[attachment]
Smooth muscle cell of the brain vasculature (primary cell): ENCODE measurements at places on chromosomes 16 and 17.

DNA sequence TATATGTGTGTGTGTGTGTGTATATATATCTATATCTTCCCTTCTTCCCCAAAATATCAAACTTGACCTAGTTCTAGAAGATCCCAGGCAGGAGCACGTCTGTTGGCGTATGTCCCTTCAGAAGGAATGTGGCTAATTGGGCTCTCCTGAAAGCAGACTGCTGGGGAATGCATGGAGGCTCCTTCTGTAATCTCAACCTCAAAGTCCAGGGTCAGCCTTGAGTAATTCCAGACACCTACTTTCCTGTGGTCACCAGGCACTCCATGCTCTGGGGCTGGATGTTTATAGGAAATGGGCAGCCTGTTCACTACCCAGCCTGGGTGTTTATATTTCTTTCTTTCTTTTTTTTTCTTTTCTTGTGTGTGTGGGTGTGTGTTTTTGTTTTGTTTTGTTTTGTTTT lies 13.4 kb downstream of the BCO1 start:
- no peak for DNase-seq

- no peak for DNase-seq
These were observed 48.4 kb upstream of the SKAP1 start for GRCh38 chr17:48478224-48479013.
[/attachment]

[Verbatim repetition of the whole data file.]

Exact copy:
Smooth muscle cell of the brain vasculature (primary cell): ENCODE measurements at places on chromosomes 16 and 17.

DNA sequence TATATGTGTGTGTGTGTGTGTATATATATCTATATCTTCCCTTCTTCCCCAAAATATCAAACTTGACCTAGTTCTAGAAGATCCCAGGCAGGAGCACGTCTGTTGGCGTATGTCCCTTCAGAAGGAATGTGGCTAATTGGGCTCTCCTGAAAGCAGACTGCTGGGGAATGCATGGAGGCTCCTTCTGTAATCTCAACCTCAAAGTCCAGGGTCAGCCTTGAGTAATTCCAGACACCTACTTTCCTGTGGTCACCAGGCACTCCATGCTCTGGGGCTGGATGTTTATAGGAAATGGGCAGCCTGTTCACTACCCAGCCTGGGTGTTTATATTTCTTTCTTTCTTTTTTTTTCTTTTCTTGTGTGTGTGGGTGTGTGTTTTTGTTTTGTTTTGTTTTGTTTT lies 13.4 kb downstream of the BCO1 start:
- no peak for DNase-seq

- no peak for DNase-seq
These were observed 48.4 kb upstream of the SKAP1 start for GRCh38 chr17:48478224-48479013.